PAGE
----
The Madness Makes Me Homesick

by Joke Debaere

The waves here in Africa hit harder
they don’t break so gently against me as when
I was twelve in France and me and my sisters
let wave after wave break on our bodies for hours

Here the water hits you so hard
that I was surprised by it the first time
home seemed far away when I fell backwards and
collided against some rocks under the water
emerging with a little bit of bleeding
with those who were born here laughing at me

Likewise, the inequality here also
hits me harder.

It is a kind of physical, visual violence
for which I in my life,
apart from intellectual reflections.
have had little training

Here I grow muscular strength
that I, now that Europe – my homeland –
is cracking under unexpectedly intense waves –
will be able to use well in order to lift things
(morals, people and ideas, but also fear)

Here I learn that not everything breaks
when everything changes
Life can break, just like the wave
breaks into pieces against you,
but when you leave the water
it seeks and finds
its whole again

Even though people may also sometimes die
it seems that with seas it is always the case
just as weeds grow past stones
and hope arising after death
so water finds that way of being all-one
still each time you’re looking back again

I sit outside
Look out over the sea on this side of the ocean
and in the distance I hear gunfire for hours
not because there is a war
but because someone is practicing for this

yes the becoming-one of water from ‘waves in pieces’ to the ‘sea’
happens in a seemingly careless way, but to make war
requires much more discipline

just as children become a better father, mother
when they first have had the time and space
to pretend, so it is to pretend that
this port town was created

I feel homesick
as simple as the above sentence
so simply I want to find the way back to my country

I want to hear more short-sighted comments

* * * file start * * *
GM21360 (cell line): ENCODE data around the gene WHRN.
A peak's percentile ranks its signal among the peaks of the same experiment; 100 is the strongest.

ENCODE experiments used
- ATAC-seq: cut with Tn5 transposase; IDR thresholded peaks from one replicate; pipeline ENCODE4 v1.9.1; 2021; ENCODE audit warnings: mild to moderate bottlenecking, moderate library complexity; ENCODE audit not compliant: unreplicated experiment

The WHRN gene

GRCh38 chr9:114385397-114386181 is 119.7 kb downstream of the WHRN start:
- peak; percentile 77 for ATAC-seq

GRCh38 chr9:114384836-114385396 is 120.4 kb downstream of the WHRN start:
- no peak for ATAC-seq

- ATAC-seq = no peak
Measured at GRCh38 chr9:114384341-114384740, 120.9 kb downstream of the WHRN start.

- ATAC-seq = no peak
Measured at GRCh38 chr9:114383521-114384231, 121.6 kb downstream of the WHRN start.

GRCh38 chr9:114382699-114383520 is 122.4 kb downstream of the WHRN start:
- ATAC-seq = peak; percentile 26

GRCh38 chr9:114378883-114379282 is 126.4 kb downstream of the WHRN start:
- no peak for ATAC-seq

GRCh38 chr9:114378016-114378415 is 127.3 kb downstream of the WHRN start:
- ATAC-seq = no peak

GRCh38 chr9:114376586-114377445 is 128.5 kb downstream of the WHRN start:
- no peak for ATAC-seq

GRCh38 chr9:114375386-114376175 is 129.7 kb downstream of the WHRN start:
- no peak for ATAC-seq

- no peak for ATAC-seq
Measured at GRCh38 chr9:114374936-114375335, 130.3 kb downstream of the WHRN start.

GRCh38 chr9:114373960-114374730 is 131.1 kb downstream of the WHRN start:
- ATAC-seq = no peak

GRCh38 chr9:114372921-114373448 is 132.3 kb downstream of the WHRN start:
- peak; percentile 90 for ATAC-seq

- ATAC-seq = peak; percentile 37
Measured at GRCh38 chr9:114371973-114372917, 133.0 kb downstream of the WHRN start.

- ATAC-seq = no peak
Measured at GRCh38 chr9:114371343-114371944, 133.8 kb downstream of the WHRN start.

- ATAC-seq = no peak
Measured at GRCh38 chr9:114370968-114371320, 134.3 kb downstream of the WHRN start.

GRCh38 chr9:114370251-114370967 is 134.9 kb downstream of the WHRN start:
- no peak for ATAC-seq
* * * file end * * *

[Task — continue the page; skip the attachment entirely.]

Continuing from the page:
I want to feel more violence from the increasing
racist waves, breaking against me
I want to fall over, not used to so many
coming so often, so stupidly, so short-sightedly,
so anxiously, so extreme
(I want it to break down on my own land)

not to agree with it
but in order to grow more muscular strength
I want – together – to become an anarchist army
I want to fill myself, after breaking to pieces,
with the sounds of all those who fight against this,
I want to offer another way of empowering humanity

I want to turn around one day
and see that the water – behind me –
after carrying so many dead
has found its being-one
its being one sea, its being one wave, one water

put that final wish under the ‘h’ of hope
in the shelves of my imagination

I leave it there,
I borrow it, read it again
until the title changes
and I have to search for it
under the ‘r’ of reality

though this might be a cliché
that chapter will no longer count
when reality – war, death, fighting and racism –
bring forth such big words that you cannot sail around
these generalities anymore

and so the life in the seas have shifted itself this month
from what some had seen coming
but most did not expect – that we in our own lifetimes –
would see human lives being swallowed and flushed

it has shifted, wave after wave
to what we hardly could have imagined.

the madness at home gives me a simple homesickness
(a simplistic homesick syndrome)
to go and grow muscles there too

times have changed
the waves in and around far-away France, not so soft anymore


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